355. Climate Change and Sustainable Development in Bangladesh  

This team-taught course examines the impact of climate change on economic, social and political development by focusing on the nation of Bangladesh.   In addition to introducing students to the science and politics of climate change, the course also examines the specific environmental, economic and social challenges confronting Bangladesh’s political development since its independence; investigates the environmental and social consequences of state-sponsored development strategies, especially recent market-based “neo-liberal” policies; and evaluates new “sustainable development” strategies that are emerging as a response to the challenges posed by climate change.

365. Local Sustainability

This course will take an interdisciplinary approach to analyzing sustainability at the local level either in the Muhlenberg community or communities in the Lehigh Valley, and will explore human-environment issues within the context of the relationship among individuals and institutions.  Through readings, presentations, and the development of individual research projects, students will assess current sustainability efforts and develop recommendations for future efforts.  Research projects may include surveying community members about perceptions and attitudes towards sustainability and environmental issues, assessing current sustainability efforts, and interviewing local experts, members of organizations and politicians. Priorities for research will be determined in collaboration with the community, and results and recommendations will be shared.  Prerequisite: Any single course in the Sustainability Studies Minor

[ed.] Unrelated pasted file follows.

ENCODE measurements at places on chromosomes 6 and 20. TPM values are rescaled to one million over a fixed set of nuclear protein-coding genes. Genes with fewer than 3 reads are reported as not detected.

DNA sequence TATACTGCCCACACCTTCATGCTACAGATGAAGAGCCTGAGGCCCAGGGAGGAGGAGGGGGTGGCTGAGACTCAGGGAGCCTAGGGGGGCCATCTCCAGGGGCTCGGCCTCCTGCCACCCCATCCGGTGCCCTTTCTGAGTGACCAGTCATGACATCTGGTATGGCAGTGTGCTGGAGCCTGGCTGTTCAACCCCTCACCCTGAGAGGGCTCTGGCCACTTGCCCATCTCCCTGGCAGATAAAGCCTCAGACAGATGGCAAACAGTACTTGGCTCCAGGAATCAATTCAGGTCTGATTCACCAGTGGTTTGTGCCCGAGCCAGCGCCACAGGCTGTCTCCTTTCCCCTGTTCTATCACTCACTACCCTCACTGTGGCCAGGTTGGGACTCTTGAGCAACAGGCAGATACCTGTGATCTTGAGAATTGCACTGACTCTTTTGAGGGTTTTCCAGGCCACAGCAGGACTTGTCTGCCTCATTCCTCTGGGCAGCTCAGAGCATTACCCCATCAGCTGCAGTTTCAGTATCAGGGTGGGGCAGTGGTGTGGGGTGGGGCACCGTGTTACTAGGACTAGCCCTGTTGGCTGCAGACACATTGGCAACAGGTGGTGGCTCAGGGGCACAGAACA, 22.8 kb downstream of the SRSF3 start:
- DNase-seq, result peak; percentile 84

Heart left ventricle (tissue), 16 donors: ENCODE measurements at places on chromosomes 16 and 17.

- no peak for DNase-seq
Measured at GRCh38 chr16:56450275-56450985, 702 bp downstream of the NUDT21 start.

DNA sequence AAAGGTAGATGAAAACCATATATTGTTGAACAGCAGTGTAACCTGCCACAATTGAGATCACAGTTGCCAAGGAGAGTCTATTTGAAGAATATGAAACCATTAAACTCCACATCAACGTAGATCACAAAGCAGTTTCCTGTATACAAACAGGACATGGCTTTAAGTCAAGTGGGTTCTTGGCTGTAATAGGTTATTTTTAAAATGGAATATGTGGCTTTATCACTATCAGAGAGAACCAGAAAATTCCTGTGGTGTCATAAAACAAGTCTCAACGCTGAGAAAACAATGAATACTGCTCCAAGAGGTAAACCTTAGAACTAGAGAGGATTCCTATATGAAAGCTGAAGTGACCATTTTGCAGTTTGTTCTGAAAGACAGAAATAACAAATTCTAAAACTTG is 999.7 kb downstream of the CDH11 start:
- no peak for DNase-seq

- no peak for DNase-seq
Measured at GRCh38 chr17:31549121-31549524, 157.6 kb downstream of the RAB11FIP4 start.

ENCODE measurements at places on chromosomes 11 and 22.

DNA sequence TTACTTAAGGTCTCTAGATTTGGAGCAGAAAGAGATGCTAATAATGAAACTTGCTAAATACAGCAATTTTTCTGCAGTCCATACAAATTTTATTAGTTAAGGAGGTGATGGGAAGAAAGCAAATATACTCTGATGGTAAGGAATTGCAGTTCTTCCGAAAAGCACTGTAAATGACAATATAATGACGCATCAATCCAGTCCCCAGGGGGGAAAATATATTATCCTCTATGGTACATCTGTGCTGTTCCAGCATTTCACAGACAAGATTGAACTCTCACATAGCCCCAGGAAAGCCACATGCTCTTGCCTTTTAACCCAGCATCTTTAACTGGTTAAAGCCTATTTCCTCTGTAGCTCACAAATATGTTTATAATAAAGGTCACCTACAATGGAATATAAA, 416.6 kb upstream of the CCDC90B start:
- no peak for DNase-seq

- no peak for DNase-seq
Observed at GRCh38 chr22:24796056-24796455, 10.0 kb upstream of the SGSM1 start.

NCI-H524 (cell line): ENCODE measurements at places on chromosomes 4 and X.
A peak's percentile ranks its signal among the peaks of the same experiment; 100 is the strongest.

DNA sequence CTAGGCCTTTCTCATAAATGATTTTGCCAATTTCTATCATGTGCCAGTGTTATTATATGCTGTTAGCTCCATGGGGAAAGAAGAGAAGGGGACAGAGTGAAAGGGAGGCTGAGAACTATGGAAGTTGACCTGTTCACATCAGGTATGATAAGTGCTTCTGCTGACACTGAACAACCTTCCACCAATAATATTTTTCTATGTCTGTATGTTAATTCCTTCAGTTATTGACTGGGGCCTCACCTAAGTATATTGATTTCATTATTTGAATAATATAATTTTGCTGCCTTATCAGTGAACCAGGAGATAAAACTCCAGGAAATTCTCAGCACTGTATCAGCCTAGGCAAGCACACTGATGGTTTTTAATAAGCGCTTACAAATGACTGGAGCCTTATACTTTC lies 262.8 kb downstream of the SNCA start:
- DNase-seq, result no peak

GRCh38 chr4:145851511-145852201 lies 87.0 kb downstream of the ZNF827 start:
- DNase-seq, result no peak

405. Sustainable Solutions

An interdisciplinary approach to developing and assessing sustainable solutions to meet the needs of human society and the environment on local, regional, and global scales.  Each offering of this course will focus on a particular issue such as food, energy, green design, or waste production.  Students will read the trade and primary literature as it relates to each specific theme, and then through project-based learning will design and test potential solutions that might help achieve sustainability.  Students will study the issues and focus on design, data collection, and dissemination related to solving the problem being analyzed. 

Prerequisite: Any two courses in the Sustainability Studies Minor

960. (Formerly EST 960) Sustainability Studies Internship

Internships arranged with local, national, and international public or private organizations in the areas of development, environment, and sustainability in practice.

970 (formerly EST 970) - Sustainability Studies Research

Faculty mentored student research focusing on sustainable problem solving emphasizing design, data collection, and dissemination.